Hartford, Conn. Nine conservative Episcopal bishops said Thursday that they would take Connecticut's bishop to religious court over his suspension of one priest and threat to remove five others.
The conflict stems from Connecticut Bishop Andrew Smith's support for the Rev. V. Gene Robinson of New Hampshire, the church's first openly gay bishop. Robinson's 2003 consecration has divided the U.S. Episcopal Church and expanded the rift over gay issues among churches in the global Anglican Communion.
Dubbed the "Connecticut Six," the priests had asked to be supervised by a different bishop because they disagreed with Smith's support for Robinson.
Earlier this month, Smith used his power to "inhibit" one of the six, the Rev. Mark Hansen, and appointed another priest to lead St. John's Church in Bristol.
The inhibition prevents Hansen from leading any congregation in Connecticut for up to six months. If the situation is not resolved by then, Smith can remove Hansen from the priesthood. The other five priests have been under the threat of inhibition since April.
Diocesan officials said Hansen was suspended because he took an unauthorized sabbatical and St. John's had stopped making payments on a loan for its building. Hansen maintains he notified Smith about his plans.
Karin Hamilton, a spokeswoman for the diocese, said officials who took over the church the day Hansen was inhibited found it in financial distress. She said the church had about $20,000 in past-due bills, which the diocese has since paid, and a shut-off notice from the electric company.
In a letter to Smith dated Wednesday, the nine bishops, most from the South and Midwest, said they plan to intervene in the case of St. John's and are prepared to do the same if the five other priests are inhibited.
"We would prefer to find some way other than this deepening battle, but we refuse to allow this recent aggression to go unchecked or unchallenged," they wrote.
The bishops said they are preparing a "presentment," a formal charge filed in ecclesiastical court, charging Smith with "conduct unbecoming" a bishop.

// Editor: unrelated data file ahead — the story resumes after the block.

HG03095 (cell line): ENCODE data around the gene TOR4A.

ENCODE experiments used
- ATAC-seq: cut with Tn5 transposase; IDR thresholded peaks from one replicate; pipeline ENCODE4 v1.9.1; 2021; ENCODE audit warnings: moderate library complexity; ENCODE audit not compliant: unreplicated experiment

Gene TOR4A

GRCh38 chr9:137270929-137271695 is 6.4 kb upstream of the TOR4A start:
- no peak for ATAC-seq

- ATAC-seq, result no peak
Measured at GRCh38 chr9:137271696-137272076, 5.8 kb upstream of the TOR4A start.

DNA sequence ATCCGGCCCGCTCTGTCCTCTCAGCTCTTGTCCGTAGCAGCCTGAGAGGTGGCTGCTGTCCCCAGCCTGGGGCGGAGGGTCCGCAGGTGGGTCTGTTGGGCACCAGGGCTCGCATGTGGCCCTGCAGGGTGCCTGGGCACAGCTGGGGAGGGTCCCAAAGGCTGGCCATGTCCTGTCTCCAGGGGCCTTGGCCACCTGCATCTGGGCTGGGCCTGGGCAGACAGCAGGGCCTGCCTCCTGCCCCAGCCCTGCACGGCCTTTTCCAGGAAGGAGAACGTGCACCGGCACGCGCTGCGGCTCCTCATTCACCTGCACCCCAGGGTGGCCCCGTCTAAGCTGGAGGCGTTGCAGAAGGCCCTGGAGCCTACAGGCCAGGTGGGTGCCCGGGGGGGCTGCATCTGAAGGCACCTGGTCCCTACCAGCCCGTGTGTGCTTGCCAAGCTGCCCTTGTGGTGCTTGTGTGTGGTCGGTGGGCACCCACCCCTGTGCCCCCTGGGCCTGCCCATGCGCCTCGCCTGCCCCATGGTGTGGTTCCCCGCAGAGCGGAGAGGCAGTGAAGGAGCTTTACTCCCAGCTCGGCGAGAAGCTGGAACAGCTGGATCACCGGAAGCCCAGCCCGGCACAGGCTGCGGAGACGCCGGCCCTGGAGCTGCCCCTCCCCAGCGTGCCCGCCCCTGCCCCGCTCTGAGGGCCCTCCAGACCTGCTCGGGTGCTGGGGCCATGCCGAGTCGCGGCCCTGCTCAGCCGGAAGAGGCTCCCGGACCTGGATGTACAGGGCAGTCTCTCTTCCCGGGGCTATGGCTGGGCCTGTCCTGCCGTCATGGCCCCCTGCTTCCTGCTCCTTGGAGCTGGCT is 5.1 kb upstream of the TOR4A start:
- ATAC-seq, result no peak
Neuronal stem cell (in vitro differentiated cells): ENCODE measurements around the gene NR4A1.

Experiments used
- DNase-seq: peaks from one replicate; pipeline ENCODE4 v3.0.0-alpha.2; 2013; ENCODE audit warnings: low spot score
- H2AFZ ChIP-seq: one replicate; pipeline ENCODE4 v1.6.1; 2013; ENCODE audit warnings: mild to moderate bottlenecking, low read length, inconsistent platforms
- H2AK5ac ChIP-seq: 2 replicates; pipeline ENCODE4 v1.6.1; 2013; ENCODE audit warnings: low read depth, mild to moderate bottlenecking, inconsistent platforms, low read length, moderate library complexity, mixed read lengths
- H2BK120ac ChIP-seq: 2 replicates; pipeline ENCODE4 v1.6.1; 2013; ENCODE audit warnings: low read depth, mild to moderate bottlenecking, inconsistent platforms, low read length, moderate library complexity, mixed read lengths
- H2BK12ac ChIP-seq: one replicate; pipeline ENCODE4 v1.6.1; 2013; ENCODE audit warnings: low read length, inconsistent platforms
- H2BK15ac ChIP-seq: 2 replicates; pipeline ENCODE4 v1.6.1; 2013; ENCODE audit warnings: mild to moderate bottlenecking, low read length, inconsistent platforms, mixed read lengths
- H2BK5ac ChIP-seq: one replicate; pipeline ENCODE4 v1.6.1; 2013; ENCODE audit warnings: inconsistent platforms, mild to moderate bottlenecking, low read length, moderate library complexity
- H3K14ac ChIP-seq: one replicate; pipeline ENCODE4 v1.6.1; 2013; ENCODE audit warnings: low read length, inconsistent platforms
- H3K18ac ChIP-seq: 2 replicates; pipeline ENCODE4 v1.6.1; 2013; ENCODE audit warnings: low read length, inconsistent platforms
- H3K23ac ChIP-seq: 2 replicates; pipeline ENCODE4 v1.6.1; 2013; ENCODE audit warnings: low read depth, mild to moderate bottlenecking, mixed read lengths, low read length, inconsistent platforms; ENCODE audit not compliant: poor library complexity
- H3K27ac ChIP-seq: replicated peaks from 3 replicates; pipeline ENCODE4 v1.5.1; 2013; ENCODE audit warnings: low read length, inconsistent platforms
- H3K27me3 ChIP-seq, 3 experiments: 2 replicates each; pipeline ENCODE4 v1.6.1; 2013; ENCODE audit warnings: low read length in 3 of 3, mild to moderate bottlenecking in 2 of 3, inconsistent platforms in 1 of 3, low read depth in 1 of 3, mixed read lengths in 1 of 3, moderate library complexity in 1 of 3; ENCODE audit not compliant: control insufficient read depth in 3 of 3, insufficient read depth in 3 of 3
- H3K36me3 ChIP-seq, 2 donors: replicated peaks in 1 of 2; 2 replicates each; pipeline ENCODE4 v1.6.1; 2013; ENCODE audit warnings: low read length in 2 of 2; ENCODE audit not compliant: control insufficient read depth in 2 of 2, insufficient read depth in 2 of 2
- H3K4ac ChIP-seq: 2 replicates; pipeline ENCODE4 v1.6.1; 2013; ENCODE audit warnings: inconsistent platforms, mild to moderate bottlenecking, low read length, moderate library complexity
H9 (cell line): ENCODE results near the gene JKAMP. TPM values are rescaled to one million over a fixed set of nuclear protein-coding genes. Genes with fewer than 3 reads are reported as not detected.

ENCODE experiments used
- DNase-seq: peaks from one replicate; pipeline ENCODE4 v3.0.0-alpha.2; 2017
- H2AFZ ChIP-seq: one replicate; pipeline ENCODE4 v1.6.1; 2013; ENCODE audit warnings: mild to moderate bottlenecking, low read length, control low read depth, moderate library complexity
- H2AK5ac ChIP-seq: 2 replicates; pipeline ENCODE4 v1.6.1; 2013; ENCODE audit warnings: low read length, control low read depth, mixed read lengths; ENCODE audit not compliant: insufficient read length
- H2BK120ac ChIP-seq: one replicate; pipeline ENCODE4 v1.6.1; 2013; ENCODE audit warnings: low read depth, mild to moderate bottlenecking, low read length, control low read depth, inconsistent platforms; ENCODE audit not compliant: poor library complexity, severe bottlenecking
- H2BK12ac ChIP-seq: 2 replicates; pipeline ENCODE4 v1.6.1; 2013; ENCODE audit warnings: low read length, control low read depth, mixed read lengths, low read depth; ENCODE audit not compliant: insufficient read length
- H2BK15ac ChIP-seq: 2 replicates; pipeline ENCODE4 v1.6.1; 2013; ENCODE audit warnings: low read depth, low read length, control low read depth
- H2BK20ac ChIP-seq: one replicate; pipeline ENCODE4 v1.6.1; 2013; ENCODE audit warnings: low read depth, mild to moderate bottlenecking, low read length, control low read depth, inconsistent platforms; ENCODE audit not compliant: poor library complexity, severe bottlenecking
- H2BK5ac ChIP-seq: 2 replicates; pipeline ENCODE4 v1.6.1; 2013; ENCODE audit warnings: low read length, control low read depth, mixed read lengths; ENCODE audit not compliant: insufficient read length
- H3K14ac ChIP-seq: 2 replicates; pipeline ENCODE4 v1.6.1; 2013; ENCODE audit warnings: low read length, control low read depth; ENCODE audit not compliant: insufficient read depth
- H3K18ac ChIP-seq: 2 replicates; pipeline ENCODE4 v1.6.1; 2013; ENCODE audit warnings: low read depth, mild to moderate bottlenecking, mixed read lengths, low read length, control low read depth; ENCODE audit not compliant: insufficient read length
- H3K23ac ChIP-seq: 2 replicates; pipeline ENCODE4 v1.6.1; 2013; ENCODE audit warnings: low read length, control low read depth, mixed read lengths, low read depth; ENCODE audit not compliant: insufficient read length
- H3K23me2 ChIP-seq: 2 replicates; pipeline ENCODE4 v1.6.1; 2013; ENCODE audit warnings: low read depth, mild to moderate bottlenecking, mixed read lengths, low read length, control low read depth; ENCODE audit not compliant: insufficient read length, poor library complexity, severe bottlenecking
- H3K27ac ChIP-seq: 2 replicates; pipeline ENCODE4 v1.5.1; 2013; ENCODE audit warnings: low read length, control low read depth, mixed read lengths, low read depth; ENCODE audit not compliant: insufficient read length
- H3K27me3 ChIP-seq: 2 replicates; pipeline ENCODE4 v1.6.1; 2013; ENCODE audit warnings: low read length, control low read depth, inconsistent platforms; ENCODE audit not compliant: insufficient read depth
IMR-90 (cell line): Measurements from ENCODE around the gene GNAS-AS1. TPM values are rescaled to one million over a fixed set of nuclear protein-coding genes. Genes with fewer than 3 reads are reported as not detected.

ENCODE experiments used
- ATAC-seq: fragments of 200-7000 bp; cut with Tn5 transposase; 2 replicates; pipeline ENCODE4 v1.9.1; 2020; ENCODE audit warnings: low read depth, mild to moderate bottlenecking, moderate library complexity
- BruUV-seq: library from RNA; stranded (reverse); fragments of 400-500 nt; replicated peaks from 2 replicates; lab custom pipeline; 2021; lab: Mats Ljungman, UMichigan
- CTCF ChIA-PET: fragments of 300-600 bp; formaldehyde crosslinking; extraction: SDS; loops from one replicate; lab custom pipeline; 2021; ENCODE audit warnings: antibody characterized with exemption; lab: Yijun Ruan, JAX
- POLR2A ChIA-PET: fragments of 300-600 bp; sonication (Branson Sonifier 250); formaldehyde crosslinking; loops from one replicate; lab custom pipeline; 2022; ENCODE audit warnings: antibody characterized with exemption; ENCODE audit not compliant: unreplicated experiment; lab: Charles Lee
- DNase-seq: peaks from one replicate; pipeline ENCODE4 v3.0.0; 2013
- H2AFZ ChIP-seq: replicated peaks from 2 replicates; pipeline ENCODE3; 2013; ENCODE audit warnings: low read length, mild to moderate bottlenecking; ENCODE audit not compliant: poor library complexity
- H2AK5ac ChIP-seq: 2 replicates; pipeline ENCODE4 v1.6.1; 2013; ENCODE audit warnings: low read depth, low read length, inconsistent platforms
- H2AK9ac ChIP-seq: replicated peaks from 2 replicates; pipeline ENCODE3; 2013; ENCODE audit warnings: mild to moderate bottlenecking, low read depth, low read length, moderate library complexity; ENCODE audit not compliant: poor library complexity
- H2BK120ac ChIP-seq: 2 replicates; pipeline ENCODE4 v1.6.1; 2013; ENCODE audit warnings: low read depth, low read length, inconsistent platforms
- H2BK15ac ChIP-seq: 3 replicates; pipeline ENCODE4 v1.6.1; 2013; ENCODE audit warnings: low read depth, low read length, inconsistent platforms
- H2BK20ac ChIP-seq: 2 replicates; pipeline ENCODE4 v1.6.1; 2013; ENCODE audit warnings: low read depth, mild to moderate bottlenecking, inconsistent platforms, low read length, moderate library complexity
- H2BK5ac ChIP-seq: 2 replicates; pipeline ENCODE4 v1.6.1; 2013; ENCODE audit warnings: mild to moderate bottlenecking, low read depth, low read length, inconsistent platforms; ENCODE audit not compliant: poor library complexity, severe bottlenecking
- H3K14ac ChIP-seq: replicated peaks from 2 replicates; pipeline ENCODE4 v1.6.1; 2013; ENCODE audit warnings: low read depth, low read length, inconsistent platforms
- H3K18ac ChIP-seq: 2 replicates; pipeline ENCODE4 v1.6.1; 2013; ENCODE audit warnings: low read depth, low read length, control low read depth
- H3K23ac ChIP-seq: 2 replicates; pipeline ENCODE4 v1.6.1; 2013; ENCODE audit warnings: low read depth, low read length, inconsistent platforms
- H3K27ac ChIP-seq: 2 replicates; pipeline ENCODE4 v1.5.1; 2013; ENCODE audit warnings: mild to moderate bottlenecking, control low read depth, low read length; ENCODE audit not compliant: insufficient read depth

Smith was traveling Thursday and was unavailable for comment, but he responded to the bishops in a letter posted on the diocese's Web site.
"Your public letter to us is filled with assumptions, conclusions and emotional, highly charged language," Smith wrote. "In it you have passed judgment on a brother bishop and a diocese without even attempting to ascertain the facts. ... I regret that none of the bishops who signed the letter had the wisdom or courtesy to call before launching this broadside."
Bishop Robert Duncan of Pittsburgh, one of the nine, said the charge the bishops plan to bring against Smith stems from diocesan officials changing the locks and accessing computer files at St. John's.
"We would have to say that the seizure of the property and of the computers - those things strike us as matters that are unbecoming a bishop," Duncan said. "That's not the kind of behavior one expects of a bishop."
The bishops also plan to raise money for any lawsuits the six priests may file or face, provide care to St. John's and other parishes, and license Hansen for functions in their dioceses. Duncan says their key concern now is making sure Hansen has an income.
Similar situations have played out across the country in response to the rift over gay issues. Parishes in Alabama and Kansas split from the church and sought instead to associate with the 77 million-member Anglican Communion, which traces its roots to the Church of England. The Episcopal Church, with 2.3 million members, is the communion's U.S. branch.
The other bishops who signed the letter were James Adams of western Kansas; Peter Beckwith of Springfield, Ill.; Daniel Herzog of Albany, N.Y.; John Howe of central Florida; Jack Iker of Fort Worth, Texas; Edward Salmon of South Carolina; John-David Schofield of California's San Joaquin Diocese; and James Stanton of Dallas.